It’s a traumatic time in your life. In addition to your ongoing divorce action, you’ve recently suffered serious injuries in a serious car accident and have been through endless doctor’s appointments, rehabilitation, and depositions in connection with your personal injury claim. There finally appears to be some light at the end of the tunnel as the other side has made a respectable settlement offer. As you begin to think the whole ordeal may be over, the divorce rears its ugly head again in causing you to consider how much of a windfall your soon to be ex-spouse may gain from this situation.
Much like everything else in life, it all comes down to timing.
The key event is when the actual incident/cause of action occurred, not when the victim filed the complaint, not when any settlement was finalized, and not when the court awards any proceeds to the victim. Pennsylvania law mandates that personal injury settlements are marital property subject to equitable distribution if the incident/cause of action accrued during the marriage before the parties may have separated. If the incident/cause of action accrued prior to the marriage or after the date of final separation, any proceeds would not qualify as marital property and would therefore be exempt from equitable distribution regardless of when the payment was received.
The Pennsylvania system is particularly cruel to victims who’s causes of action accrued during the marriage when compared with several other states.
Specifically, many states adopt an “analytic” approach which examines the individual components of the personal injury award and makes determinations as to whether these components would be included as marital property. In these states most of the proceeds would be classified as non-marital property, however any funds paid to reimburse the parties for items such as medical expenses, reimburse the victim for wages he/she lost as a result of the accident, reimburse the spouse for wages he/she may have earned if they had not stayed home to care for the injured spouse or funds paid to the parties for their joint claim for loss of consortium would most likely qualify as marital property.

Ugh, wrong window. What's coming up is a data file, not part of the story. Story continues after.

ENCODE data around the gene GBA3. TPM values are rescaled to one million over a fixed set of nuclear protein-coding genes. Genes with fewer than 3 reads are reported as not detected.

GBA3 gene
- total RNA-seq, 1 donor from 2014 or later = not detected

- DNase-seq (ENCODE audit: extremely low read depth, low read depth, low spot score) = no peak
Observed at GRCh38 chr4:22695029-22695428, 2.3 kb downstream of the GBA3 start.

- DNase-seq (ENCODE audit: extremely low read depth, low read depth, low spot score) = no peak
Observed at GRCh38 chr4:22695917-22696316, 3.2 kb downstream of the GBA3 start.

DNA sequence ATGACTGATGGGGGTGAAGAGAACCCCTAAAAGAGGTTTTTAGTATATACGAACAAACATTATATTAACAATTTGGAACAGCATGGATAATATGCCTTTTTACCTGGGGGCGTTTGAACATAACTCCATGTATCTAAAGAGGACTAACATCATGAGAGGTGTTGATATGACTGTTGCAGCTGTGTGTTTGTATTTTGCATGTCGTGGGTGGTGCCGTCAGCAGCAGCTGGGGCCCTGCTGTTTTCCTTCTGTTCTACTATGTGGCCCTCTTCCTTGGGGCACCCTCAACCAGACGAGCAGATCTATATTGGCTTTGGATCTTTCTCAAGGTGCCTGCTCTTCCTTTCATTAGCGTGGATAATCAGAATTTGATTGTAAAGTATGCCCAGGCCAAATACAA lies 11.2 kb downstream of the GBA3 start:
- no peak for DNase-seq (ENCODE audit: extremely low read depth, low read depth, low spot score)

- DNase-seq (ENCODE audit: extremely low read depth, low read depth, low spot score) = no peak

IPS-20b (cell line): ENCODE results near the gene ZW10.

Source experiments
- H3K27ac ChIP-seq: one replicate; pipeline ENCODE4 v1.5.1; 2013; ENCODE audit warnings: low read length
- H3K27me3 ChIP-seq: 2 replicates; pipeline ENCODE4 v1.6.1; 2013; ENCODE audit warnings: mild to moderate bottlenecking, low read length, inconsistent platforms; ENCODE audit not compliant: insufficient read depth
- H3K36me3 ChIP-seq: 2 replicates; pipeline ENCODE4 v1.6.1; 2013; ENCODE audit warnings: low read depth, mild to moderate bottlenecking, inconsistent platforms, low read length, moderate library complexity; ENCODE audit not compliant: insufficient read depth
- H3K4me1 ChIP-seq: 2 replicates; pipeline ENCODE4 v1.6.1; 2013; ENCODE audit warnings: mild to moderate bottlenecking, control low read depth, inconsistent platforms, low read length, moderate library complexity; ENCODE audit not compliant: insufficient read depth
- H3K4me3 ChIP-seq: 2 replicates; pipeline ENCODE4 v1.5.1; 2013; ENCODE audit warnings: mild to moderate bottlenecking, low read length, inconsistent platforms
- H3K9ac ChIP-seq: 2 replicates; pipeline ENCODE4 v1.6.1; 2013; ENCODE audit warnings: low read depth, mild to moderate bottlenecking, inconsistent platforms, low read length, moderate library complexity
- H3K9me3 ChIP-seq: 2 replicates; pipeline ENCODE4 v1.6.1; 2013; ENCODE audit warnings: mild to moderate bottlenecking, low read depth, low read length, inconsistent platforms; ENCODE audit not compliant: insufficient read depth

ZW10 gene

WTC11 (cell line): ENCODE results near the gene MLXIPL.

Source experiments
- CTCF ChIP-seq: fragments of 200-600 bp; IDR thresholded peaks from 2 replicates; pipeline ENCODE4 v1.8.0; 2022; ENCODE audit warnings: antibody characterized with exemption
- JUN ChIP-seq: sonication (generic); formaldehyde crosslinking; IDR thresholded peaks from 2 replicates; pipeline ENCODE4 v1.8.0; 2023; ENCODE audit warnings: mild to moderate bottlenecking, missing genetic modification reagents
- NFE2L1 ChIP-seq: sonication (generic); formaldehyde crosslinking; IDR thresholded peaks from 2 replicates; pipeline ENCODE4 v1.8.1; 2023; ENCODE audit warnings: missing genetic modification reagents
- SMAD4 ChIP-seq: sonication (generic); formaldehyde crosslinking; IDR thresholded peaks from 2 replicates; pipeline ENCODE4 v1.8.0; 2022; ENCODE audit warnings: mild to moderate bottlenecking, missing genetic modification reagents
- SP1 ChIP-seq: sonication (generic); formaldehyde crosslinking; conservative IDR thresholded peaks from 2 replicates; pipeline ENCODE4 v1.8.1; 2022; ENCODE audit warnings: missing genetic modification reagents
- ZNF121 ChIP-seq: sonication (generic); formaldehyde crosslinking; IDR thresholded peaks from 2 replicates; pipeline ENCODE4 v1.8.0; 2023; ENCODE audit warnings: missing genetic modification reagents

In Pennsylvania, no such breakdown of these funds occurs. If the victim’s cause of action accrued during the marriage, ALL of the personal injury proceeds would qualify as marital property.
Even if you’re “lucky” enough to have the cause of action occur outside of the marriage, you’re still not out of the woods.
If you receive the personal injury proceeds during the course of the divorce, these funds could be classified as income available for support which could serve to increase the amount of any spousal support you may be obligated to pay your spouse during the divorce proceedings. In light of this, there may be timing considerations as to when you decide to file your personal injury action depending upon the statute of limitations on that particular claim.
It is important that you discuss any pending or recently completed personal injury actions with an experienced family law attorney.